- Opinion polls indicate stiff competition
- Erdogan’s rule of 20 years is at stake
- Sources from both camps point to a possible run-off on May 28
ISTANBUL (Reuters) – Turkey seemed headed for a presidential election run-off, with both the parties of Recep Tayyip Erdogan and his opposition rival Kemal Kilicdaroglu claiming the lead, but sources in both camps admitted they may not clear the 50% threshold for an outright win. .
Early results put Erdoğan comfortably ahead, but as the count continued his advantage eroded, with a run-off coming up on May 28.
Both sides refused to count the other, and no official result was announced. The opposition mayor of Ankara, Mansur Yavas, said that a census conducted by his party indicated Kilicdaroglu’s lead with 47.42 percent, while Erdogan won 46.48 percent.
Pre-election polls gave Kilicdaroglu, who heads a six-party alliance, a slight lead, with two polls on Friday showing him above the 50% threshold.
“It seems that there will be no winner in the first round. But our data indicates that Kilicdaroglu will lead,” said a senior official from the opposition alliance, who asked not to be named.
Citing figures from the state-owned Anadolu Agency, Turkish media said that with nearly 75% of the ballot boxes counted, Erdogan had 50.83% and Kilicdaroglu had 43.36%.
Sunday’s vote is one of the most crucial in the country’s 100-year history, a contest that could end Erdogan’s 20-year autocracy and reverberate far beyond Turkey’s borders.
The presidential election will determine not only who leads Turkey, a NATO member of 85 million people, but also how it is governed, where its economy is headed amid a deepening cost of living crisis, and the shape of its foreign policy.
Parliamentary elections are being watched with interest in Western capitals, the Middle East, NATO and Moscow.
The defeat of Erdogan, one of the most important allies of President Vladimir Putin, is likely to upset the Kremlin, but it will comfort the Biden administration, as well as many European and Middle Eastern leaders who have suffered troubled relations with Erdogan.
Turkey’s longest-serving leader has turned the NATO member and Europe’s second-largest country into a global player, modernizing it with mega projects like new bridges, hospitals, and airports, and building a military industry sought by foreign nations.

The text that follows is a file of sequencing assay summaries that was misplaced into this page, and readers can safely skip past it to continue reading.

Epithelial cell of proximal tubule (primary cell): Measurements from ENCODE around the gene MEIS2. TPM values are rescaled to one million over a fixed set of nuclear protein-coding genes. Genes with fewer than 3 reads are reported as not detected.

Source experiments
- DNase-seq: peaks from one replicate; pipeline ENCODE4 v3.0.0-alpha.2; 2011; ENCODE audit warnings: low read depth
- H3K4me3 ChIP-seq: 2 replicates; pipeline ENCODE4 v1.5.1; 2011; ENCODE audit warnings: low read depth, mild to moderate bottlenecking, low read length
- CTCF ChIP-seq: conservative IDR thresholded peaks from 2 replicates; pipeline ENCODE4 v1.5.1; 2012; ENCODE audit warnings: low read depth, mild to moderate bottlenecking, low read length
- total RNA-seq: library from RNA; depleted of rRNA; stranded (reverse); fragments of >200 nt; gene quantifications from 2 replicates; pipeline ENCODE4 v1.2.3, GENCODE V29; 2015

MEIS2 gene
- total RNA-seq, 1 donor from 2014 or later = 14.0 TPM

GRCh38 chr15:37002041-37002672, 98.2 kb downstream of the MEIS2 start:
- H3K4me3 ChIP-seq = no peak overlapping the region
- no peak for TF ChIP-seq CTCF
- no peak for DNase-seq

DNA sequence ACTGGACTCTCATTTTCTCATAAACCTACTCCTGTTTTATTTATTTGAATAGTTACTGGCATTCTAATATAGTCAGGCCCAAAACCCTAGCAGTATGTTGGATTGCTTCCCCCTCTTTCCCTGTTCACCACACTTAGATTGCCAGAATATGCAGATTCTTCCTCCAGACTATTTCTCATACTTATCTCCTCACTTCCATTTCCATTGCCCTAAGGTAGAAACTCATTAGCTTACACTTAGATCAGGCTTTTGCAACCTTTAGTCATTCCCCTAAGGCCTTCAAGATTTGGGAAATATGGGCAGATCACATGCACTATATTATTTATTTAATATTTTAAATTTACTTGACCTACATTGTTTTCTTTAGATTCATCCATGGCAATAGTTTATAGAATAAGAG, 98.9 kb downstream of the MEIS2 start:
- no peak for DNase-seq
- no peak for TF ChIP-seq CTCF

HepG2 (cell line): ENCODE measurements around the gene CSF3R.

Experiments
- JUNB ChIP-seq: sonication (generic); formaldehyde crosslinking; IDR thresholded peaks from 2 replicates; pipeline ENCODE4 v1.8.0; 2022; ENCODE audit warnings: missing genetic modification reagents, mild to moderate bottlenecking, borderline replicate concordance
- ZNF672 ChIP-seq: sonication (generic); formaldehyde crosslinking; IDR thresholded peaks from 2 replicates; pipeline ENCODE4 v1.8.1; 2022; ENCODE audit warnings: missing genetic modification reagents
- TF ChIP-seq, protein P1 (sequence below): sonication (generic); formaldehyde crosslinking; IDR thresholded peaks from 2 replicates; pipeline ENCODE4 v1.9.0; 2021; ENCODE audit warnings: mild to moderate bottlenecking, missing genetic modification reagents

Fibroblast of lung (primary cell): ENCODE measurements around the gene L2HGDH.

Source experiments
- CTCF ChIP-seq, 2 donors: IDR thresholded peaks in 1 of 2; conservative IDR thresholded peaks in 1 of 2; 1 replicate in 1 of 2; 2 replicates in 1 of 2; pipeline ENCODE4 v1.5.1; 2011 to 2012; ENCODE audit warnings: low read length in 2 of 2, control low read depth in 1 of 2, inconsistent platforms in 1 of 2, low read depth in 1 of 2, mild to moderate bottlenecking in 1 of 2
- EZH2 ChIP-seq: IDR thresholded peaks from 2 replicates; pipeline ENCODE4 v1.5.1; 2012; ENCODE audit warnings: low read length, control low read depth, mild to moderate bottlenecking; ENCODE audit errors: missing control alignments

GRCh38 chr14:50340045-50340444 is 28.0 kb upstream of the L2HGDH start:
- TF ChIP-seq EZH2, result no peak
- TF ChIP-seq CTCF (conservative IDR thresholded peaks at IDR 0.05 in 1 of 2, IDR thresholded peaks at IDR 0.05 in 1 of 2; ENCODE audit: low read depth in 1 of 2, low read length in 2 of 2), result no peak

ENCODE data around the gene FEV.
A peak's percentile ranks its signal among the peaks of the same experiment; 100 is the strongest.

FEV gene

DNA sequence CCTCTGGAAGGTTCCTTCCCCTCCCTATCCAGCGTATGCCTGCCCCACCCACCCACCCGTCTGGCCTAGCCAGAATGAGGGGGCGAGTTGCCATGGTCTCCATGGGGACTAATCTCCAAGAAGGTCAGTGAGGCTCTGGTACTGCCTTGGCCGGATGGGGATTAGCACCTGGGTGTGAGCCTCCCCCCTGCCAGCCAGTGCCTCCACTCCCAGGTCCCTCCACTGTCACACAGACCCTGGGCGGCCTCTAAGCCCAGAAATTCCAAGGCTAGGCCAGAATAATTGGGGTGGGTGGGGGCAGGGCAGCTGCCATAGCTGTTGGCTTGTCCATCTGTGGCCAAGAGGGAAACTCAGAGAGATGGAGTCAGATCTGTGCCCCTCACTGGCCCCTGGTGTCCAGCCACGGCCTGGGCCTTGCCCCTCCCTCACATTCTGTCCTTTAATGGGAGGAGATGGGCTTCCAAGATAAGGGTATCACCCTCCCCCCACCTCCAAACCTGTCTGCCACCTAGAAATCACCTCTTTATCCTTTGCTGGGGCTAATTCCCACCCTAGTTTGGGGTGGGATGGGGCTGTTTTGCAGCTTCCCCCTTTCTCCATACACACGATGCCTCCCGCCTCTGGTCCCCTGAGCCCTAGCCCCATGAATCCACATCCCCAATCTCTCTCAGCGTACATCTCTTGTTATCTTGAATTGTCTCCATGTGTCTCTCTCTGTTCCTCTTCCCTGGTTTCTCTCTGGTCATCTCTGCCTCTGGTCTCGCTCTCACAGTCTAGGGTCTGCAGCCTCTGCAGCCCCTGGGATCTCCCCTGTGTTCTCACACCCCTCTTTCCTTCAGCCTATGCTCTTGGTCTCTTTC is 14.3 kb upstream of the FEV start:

But his capricious economic policy of low interest rates, which led to a spiraling cost of living crisis and inflation, left him prey to voter wrath. His government’s slow response to the devastating earthquake that struck southeastern Turkey, killing 50,000 people, added to voter discontent.
Kilicdaroglu has vowed to set Turkey on a new path by reviving democracy after years of state repression, returning to traditional economic policies, empowering institutions that have lost autonomy under Erdogan’s firm grip and rebuilding fraying relations with the West.
Thousands of prisoners and political activists, including high-profile names like Kurdish leader Selahattin Demirtas and philanthropist Osman Kavala, could be released if the opposition wins.
“I see this election as a choice between democracy and dictatorship,” said Ahmet Kalkan, 64, as he voted in Istanbul for Kilicdaroglu, echoing critics who fear Erdogan could rule more authoritarian than ever if he wins.
“I chose democracy and I hope my country will choose democracy,” said Kalkan, a retired health sector employee.
Erdogan, 69, a veteran of dozens of electoral victories, says he respects democracy and denies being a dictator.
Mehmet Akif Kahraman, also voting in Istanbul, shows how the president still has support, and said Erdogan still represents the future even after two decades in power.
“God willing, Türkiye will be the leader of the world,” he said.
The parliamentary vote is a race between the People’s Alliance consisting of Erdogan’s Islamist-rooted party (AKP), the nationalist MHP and others, and the Kilicdaroglu-led Nation Alliance of six opposition parties, including the secular Republican People’s Party (CHP) he founded in Turkey. Founder Mustafa Kemal Atatürk.
With 62% of the ballot boxes counted, HaberTurk put Erdogan’s coalition at 52% and the opposition alliance at 33% in the parliamentary vote.
change or continuity
A powerful orator and prominent activist, Erdogan has held back everything he can during his election campaign. He commands fierce loyalty from Turks who once felt disenfranchised in secular Turkey and his political career has survived a coup attempt in 2016 and several corruption scandals.
However, if the Turks overthrow Erdogan, it will be largely because they have seen their prosperity and ability to meet basic needs decline, with inflation exceeding 85% in October 2022 and the collapse of the lira currency.
Erdoğan has firmly controlled most of Turkey’s institutions and the fringes of liberals and critics. Human Rights Watch said, in its World Report 2022, that Erdogan’s government has restored Turkey’s human rights record for decades.
Kurdish voters, who make up 15-20% of the electorate, will play a vital role, and the Nation Alliance is unlikely to gain a parliamentary majority on its own.
The pro-Kurdish Peoples’ Democratic Party is not part of the main opposition alliance, but it is staunchly opposed to Erdogan after a crackdown on its members in recent years.
Written by Alexandra Hudson Editing by Frances Kerry
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